A connection between any two PCIe devices is known as a "link", and is built up from a collection of 1 or more lanes. All devices must minimally support single-lane (x1) link. Devices may optionally support wider links composed of 2, 4, 8, 12, 16, or 32 lanes. This allows for very good compatibility in two ways:

  • a PCIe card will physically fit (and work correctly) in any slot that is at least as large as it is (e.g. an x1 sized card will work in any sized slot);
  • a slot of a large physical size (e.g. x16) can be wired electrically with fewer lanes (e.g. x1, x4, or x8) as long as it provides the power and ground connections required by the larger physical slot size.

In both cases, PCIe will negotiate the highest mutually supported number of lanes.

It is usually not possible to place a physically larger PCIe card (e.g. a 16x sized card) into a smaller slot, even though the two would be signal-compatible if it were possible. Some motherboards have open-ended PCIe slots which allow for a physically larger card to be inserted in a smaller PCIe slot.

The width of a PCIe connector is 8.8 mm, while the height is 11.25 mm, and the length is variable. The 'minor' half of the connector is 11.65 mm in length and contains 22 pins, while the length of the 'major' half is variable. The thickness of the card going into the connector is 1.8mm.

Lanes Pins Total Pins in 'major' half Total Length Length of 'major' half
x1 36 14 25 mm 7.65 mm
x4 64 42 39 mm 21.65 mm
x8 98 76 56 mm 38.65 mm
x16 164 142 89 mm 71.65 mm

Data transmission

PCIe sends all control messages, including interrupts, over the same links used for data. The serial protocol can never be blocked, so latency is still comparable to PCI, which has dedicated interrupt lines.

Data transmitted on multiple-lane links is interleaved, meaning that each successive byte is sent down successive lanes. The PCIe specification refers to this interleaving as "data striping." While requiring significant hardware complexity to synchronize (or deskew) the incoming striped data, striping can significantly increase the throughput of the link. Due to padding requirements, striping may not necessarily reduce the latency of small data packets on a link.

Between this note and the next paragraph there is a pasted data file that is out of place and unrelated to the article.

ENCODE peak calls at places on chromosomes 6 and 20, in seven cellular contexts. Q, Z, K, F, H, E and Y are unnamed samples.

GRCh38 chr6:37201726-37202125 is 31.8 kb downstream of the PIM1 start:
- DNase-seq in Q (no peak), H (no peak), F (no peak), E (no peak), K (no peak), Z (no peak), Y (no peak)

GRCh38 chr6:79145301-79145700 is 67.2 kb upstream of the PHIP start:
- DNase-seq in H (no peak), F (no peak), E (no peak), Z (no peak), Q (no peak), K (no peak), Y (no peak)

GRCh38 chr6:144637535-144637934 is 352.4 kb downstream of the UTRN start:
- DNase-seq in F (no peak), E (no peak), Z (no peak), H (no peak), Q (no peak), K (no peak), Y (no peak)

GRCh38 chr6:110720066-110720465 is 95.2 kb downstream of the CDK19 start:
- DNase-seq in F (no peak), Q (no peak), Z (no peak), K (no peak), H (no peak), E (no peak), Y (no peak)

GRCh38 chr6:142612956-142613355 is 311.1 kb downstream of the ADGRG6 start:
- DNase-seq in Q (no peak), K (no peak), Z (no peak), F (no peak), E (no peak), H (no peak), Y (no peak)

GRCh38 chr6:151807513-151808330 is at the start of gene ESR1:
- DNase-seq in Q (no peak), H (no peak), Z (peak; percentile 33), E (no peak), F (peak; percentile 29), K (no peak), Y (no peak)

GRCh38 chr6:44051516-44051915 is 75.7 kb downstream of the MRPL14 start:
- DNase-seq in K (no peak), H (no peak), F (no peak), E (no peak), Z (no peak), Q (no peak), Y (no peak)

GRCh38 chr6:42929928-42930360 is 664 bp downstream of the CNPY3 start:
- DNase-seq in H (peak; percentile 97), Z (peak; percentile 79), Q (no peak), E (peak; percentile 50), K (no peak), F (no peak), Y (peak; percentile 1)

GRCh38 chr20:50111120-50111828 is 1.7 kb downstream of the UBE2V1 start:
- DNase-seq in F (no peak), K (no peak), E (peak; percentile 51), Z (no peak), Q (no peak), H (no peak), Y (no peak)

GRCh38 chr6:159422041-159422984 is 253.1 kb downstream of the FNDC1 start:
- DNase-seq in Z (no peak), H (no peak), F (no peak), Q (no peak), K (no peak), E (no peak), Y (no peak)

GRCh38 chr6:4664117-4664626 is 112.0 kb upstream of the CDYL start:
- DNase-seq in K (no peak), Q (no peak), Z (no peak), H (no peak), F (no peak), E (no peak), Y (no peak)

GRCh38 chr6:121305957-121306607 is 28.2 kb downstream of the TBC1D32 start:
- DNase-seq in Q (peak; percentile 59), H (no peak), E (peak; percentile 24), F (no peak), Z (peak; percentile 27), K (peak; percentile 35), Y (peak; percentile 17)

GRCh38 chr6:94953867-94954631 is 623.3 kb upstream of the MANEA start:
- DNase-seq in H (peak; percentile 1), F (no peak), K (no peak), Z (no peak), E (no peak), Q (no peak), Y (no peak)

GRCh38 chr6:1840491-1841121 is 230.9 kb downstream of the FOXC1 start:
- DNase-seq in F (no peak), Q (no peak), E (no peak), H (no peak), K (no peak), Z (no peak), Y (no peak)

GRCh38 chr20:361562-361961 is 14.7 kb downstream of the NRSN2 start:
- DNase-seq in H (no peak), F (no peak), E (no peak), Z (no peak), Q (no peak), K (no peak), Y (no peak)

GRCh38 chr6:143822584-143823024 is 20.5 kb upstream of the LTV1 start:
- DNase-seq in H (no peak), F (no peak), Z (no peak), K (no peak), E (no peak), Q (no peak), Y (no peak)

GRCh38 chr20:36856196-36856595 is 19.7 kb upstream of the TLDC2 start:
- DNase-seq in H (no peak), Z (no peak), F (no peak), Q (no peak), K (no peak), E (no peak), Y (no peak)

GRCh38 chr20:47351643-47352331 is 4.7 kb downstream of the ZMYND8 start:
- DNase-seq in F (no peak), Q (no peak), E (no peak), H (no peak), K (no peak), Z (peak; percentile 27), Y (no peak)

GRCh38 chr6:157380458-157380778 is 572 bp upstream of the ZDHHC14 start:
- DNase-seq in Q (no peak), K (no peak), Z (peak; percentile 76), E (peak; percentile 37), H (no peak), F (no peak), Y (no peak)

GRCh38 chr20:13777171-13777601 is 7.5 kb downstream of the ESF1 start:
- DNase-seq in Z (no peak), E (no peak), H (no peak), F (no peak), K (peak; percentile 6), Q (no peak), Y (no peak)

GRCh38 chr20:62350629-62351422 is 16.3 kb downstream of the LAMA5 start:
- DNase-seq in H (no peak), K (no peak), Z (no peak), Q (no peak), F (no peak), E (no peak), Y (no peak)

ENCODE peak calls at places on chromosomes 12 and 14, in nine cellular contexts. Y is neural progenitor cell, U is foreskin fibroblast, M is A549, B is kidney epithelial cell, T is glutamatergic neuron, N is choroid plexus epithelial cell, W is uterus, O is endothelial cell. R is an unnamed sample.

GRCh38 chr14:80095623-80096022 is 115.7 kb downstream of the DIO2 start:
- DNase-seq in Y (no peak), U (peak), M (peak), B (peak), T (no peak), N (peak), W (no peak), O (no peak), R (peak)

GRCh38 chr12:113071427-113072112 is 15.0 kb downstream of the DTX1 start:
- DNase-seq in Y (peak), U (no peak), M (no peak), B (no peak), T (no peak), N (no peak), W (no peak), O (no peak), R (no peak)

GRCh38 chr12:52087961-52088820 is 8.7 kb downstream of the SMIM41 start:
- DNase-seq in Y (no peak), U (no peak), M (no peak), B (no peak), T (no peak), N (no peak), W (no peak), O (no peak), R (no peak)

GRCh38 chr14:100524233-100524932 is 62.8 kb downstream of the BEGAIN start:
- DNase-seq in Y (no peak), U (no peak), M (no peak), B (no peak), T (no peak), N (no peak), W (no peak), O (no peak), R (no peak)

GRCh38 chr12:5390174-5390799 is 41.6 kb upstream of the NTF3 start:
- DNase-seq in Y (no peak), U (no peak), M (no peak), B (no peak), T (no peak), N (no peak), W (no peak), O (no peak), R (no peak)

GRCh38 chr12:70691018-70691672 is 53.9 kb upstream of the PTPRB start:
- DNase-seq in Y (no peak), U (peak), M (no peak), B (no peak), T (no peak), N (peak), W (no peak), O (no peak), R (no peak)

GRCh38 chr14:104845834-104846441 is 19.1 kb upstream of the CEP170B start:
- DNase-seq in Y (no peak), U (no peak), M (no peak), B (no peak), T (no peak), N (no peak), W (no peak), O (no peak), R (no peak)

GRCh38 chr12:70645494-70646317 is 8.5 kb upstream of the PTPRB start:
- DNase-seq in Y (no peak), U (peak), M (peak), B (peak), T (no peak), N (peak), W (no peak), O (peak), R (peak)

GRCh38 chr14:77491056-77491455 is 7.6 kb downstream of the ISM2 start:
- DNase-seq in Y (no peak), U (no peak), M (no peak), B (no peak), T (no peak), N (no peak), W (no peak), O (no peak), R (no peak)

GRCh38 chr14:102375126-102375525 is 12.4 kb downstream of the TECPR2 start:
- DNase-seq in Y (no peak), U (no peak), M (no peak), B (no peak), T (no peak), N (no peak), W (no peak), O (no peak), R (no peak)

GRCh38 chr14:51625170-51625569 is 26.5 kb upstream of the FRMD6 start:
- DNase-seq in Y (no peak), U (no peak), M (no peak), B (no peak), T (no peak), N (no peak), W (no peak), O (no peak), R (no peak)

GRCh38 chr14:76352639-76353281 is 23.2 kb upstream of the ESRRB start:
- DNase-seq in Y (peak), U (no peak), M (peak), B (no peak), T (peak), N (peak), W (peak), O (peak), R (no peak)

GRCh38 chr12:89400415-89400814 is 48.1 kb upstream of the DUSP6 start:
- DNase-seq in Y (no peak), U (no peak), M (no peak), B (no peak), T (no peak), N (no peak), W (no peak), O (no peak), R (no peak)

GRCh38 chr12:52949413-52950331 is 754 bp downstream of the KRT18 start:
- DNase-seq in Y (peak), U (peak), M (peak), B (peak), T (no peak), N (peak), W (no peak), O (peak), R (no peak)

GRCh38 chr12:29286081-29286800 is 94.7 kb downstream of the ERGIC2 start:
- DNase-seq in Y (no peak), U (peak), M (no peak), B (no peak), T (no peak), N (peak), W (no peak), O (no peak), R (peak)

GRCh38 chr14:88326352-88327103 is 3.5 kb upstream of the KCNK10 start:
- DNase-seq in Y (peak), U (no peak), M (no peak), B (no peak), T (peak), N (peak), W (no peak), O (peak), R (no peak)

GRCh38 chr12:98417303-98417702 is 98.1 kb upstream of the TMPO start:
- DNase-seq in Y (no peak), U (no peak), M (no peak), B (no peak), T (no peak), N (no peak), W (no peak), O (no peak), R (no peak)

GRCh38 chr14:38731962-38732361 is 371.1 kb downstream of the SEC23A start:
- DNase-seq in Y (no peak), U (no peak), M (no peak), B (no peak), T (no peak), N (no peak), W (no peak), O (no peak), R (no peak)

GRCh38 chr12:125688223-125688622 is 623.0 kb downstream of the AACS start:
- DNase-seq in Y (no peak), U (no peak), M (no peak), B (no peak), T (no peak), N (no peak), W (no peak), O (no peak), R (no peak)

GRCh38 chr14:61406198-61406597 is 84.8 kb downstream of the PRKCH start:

As with all high data rate serial transmission protocols, clocking information must be embedded in the signal. At the physical level, PCI Express utilizes the very common 8b/10b encoding scheme to ensure that strings of consecutive ones or consecutive zeros are limited in length. This is necessary to prevent the receiver from losing track of where the bit edges are. In this coding scheme every 8 (uncoded) payload bits of data are replaced with 10 (encoded) bits of transmit data, consuming an extra 25% of the overall electrical bandwidth.

Many other protocols (such as SONET) use a different form of encoding known as "scrambling" to embed clock information into data streams. The PCI Express specification also defines a scrambling algorithm, but it is used to reduce EMI (Electromagnetic interference) by preventing repeating data patterns in the transmitted data stream.

Signaling rate

The first-generation PCIe transfers data at a 2.5 GT/s (gigatransfer per second) signaling rate per lane. PCIe version 2.0 provides an increase in the signaling rate to 5 GT/s per lane. A third-generation PCIe specification is in development with the goal of further increasing the rate.

Data Link Layer

The Data Link Layer implements the sequencing of the Transaction Layer Packets (TLPs) that are generated by the Transaction Layer, data protection via a 32-bit cyclic redundancy check code (CRC, known in this context as LCRC) and an acknowledgment protocol (ACK and NAK signaling). TLPs that pass an LCRC check and a sequence number check result in an acknowledgment, or ACK, while those that fail these checks result in a negative acknowledgment, or NAK. TLPs that result in a NAK, or timeouts that occur while waiting for an ACK, result in the TLPs being replayed from a special buffer in the transmit data path of the Data Link Layer. This guarantees delivery of TLPs in spite of electrical noise, barring any malfunction of the device or transmission medium.

ACK and NAK signals are communicated via a low-level packet known as a data link layer packet, or DLLP. DLLPs are also used to communicate flow control information between the transaction layers of two connected devices, as well as some power management functions.

Transaction Layer

PCI Express implements split transactions (transactions with request and response separated by time), allowing the link to carry other traffic while the target device gathers data for the response.

PCI Express utilizes credit-based flow control. In this scheme, a device advertises an initial amount of credit for each of the receive buffers in its Transaction Layer. The device at the opposite end of the link, when sending transactions to this device, will count the number of credits consumed by each TLP from its account. The sending device may only transmit a TLP when doing so does not result in its consumed credit count exceeding its credit limit. When the receiving device finishes processing the TLP from its buffer, it signals a return of credits to the sending device, which then increases the credit limit by the restored amount. The credit counters are modular counters, and the comparison of consumed credits to credit limit requires modular arithmetic. The advantage of this scheme (compared to other methods such as wait states or handshake-based transfer protocols) is that the latency of credit return does not affect performance, provided that the credit limit is not encountered. This assumption is generally met if each device is designed with adequate buffer sizes.